If you are perplexed or skeptical, and have begun to question the beliefs and teachings of the religion you were taught earlier in life, the beyond theism course may help you discover a helpful alternative.

Assignment[edit | edit source]

  1. Study the Wikiversity course Beyond theism
  2. Progress beyond theism.

Align Your Worldview[edit | edit source]

Each of us holds a set of basic assumptions about how the world works. This is known as our worldview.

Worldviews are sets of beliefs and assumptions that describe reality. A worldview is a way of describing the universe and life within it, both in terms of what is and what ought to be. Worldviews represent a person’s or a culture’s answers to fundamental existential questions.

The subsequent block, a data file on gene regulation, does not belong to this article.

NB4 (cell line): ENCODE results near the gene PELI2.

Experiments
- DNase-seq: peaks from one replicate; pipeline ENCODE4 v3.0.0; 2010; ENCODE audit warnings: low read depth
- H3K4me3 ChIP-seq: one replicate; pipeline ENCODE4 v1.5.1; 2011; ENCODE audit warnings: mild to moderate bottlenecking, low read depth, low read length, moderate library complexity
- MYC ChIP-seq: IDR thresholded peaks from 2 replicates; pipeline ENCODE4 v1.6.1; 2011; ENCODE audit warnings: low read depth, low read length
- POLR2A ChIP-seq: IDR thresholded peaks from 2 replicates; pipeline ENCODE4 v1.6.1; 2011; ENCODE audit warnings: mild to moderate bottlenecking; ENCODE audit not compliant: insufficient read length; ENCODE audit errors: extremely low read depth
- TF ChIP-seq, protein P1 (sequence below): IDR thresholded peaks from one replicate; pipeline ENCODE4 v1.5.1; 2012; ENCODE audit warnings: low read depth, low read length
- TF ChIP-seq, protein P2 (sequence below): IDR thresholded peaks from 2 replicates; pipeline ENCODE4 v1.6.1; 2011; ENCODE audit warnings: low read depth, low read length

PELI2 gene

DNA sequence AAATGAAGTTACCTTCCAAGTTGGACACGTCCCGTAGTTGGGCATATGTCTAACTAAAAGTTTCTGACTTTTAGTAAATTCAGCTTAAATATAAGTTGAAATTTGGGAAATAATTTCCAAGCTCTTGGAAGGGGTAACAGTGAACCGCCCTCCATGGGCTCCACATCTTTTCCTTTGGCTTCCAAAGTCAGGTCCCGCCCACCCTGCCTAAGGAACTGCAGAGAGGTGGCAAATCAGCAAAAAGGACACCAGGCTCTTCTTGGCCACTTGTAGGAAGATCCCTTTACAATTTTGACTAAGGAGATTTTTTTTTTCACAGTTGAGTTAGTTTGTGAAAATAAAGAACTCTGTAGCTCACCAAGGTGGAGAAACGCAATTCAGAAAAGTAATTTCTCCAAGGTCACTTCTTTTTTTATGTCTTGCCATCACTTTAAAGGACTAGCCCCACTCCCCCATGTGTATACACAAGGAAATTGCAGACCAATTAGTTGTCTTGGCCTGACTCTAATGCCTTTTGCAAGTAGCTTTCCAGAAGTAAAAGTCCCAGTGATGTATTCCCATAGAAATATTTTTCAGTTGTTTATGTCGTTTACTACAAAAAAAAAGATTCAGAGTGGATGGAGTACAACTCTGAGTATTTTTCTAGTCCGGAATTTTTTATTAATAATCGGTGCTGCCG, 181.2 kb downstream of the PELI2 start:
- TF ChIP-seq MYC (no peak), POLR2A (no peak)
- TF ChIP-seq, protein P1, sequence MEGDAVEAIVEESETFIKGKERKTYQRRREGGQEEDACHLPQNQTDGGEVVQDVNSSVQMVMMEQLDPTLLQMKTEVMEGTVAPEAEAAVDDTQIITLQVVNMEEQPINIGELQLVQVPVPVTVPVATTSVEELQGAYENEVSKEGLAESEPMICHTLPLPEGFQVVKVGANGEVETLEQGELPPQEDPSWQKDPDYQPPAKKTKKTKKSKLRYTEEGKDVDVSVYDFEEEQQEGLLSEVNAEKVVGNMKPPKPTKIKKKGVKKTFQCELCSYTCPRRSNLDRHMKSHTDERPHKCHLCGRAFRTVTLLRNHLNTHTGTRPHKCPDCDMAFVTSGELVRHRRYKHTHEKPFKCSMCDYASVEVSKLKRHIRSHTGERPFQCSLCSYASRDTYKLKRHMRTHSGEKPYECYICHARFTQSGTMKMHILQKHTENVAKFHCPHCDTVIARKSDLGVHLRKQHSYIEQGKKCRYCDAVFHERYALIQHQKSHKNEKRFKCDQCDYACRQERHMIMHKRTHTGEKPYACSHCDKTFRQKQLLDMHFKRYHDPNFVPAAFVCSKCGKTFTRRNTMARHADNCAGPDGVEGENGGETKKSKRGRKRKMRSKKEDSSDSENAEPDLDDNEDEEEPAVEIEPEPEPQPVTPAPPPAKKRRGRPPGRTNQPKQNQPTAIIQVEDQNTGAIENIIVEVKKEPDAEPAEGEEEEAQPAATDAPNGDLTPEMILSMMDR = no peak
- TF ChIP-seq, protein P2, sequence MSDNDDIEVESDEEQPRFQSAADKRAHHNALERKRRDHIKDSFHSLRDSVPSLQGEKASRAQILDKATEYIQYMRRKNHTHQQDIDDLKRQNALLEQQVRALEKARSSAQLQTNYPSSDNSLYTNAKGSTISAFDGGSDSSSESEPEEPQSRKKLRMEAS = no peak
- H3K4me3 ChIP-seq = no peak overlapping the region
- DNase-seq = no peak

Our worldviews are deeply embedded within us. They are mental habits that form an important part of our identity. We are typically unaware of our worldviews, and they resist change. None-the-less, it is wise to align your worldview with reality, as it is best understood.

Assignment[edit | edit source]

  1. Think Clearly.
  2. Study the essay Reality is our common ground.
  3. Learn physics.
  4. Adopt a global perspective.
  5. Study big history.
  6. Learn what is.
  7. Align your worldview with reality.
  8. As your understanding evolves, continue to refine your worldview.

Well Founded Moral Reasoning[edit | edit source]

Moral Reasoning is the thought process we go through to determine what we ought to do.

Moral Reasoning is the thought process we go through to determine what we ought to do. Moral reasoning helps us decide what is right and what is wrong.

Although many people rely on traditional religious teachings for moral guidance, many religious doctrines are narrowly conceived and provide archaic and obsolete moral guidance.